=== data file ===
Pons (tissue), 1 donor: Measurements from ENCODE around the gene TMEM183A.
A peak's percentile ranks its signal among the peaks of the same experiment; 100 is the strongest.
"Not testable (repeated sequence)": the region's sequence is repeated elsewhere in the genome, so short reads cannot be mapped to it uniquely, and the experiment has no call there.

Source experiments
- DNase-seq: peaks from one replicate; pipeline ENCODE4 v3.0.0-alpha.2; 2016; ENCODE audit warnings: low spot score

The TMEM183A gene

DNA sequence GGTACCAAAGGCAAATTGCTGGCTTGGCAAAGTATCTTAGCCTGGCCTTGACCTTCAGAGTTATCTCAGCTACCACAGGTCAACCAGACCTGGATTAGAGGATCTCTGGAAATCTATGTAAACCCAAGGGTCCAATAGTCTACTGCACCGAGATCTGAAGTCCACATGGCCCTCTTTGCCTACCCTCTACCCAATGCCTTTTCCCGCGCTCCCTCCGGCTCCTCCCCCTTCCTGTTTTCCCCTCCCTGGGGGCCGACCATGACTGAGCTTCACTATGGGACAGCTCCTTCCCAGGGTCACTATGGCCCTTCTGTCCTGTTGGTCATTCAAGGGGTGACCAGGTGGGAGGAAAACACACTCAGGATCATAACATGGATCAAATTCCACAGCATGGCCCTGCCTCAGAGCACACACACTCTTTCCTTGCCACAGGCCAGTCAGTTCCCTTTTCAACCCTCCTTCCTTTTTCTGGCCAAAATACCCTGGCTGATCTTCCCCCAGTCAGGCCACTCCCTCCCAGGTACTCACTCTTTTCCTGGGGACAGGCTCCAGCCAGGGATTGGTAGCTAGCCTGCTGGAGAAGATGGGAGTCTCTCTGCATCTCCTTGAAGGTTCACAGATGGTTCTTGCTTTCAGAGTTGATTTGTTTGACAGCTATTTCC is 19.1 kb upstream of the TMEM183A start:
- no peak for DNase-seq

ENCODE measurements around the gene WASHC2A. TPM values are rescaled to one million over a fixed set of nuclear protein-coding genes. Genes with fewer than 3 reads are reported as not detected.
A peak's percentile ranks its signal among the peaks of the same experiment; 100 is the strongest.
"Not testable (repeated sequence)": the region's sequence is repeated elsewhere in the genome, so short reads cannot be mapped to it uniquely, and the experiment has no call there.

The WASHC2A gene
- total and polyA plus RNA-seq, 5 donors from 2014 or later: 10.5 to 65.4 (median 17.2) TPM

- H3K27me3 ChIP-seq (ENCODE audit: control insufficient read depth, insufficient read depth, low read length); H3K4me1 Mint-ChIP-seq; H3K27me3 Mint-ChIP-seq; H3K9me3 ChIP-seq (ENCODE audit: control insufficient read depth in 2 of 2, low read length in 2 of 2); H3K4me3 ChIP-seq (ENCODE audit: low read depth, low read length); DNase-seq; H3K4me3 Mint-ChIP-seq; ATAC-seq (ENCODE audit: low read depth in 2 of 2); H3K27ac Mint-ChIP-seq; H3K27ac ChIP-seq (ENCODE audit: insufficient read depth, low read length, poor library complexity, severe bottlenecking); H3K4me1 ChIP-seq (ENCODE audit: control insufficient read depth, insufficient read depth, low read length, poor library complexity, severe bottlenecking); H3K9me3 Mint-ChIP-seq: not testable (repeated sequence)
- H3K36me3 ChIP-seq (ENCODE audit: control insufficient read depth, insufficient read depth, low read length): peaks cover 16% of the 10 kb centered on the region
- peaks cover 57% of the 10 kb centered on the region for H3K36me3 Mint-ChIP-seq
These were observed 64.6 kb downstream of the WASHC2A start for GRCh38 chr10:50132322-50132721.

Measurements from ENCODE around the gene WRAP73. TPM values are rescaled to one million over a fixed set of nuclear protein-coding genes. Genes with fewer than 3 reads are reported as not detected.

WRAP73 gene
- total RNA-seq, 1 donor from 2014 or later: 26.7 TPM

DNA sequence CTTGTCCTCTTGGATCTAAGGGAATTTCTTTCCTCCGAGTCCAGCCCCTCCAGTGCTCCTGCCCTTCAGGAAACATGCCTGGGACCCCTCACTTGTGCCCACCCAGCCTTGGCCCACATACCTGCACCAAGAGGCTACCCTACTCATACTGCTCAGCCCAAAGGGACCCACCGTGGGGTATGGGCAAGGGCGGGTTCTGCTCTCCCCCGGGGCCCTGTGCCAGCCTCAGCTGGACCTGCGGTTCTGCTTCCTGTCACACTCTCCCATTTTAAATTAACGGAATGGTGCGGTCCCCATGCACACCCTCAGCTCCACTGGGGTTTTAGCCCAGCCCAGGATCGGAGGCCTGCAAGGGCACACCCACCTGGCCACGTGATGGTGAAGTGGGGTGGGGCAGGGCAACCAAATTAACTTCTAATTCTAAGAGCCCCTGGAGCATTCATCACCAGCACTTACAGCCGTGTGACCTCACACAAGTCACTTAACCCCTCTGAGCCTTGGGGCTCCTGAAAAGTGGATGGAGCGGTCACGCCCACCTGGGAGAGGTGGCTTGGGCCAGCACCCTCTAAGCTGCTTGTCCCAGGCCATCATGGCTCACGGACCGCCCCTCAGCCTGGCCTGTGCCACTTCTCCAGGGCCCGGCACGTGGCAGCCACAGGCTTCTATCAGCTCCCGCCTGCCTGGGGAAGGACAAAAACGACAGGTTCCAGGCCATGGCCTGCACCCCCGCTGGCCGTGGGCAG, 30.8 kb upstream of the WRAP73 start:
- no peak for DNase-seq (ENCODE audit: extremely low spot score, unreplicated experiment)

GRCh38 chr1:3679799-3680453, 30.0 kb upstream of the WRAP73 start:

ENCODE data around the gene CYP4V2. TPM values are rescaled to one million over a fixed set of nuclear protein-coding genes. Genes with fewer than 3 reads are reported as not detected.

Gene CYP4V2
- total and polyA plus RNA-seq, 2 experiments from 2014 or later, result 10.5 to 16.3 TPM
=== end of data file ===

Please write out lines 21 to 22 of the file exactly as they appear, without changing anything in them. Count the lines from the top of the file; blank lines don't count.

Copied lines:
DNA sequence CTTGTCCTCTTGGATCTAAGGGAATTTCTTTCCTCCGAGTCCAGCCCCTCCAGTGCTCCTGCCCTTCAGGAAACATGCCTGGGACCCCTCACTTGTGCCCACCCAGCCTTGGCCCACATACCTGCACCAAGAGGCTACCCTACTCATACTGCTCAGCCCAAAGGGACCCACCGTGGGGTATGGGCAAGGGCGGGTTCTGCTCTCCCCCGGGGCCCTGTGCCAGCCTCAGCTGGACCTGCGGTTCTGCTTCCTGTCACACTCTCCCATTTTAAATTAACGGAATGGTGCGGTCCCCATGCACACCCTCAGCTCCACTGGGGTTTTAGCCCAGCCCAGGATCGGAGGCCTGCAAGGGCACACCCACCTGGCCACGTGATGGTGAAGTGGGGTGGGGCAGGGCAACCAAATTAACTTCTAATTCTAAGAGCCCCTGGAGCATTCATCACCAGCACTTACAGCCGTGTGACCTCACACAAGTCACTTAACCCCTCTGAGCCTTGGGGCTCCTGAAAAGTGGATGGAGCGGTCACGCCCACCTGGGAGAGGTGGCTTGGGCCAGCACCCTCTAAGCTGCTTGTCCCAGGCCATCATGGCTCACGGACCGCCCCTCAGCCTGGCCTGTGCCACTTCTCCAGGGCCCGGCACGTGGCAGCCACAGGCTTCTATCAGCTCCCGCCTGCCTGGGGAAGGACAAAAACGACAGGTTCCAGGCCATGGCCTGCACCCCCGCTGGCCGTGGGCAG, 30.8 kb upstream of the WRAP73 start:
- no peak for DNase-seq (ENCODE audit: extremely low spot score, unreplicated experiment)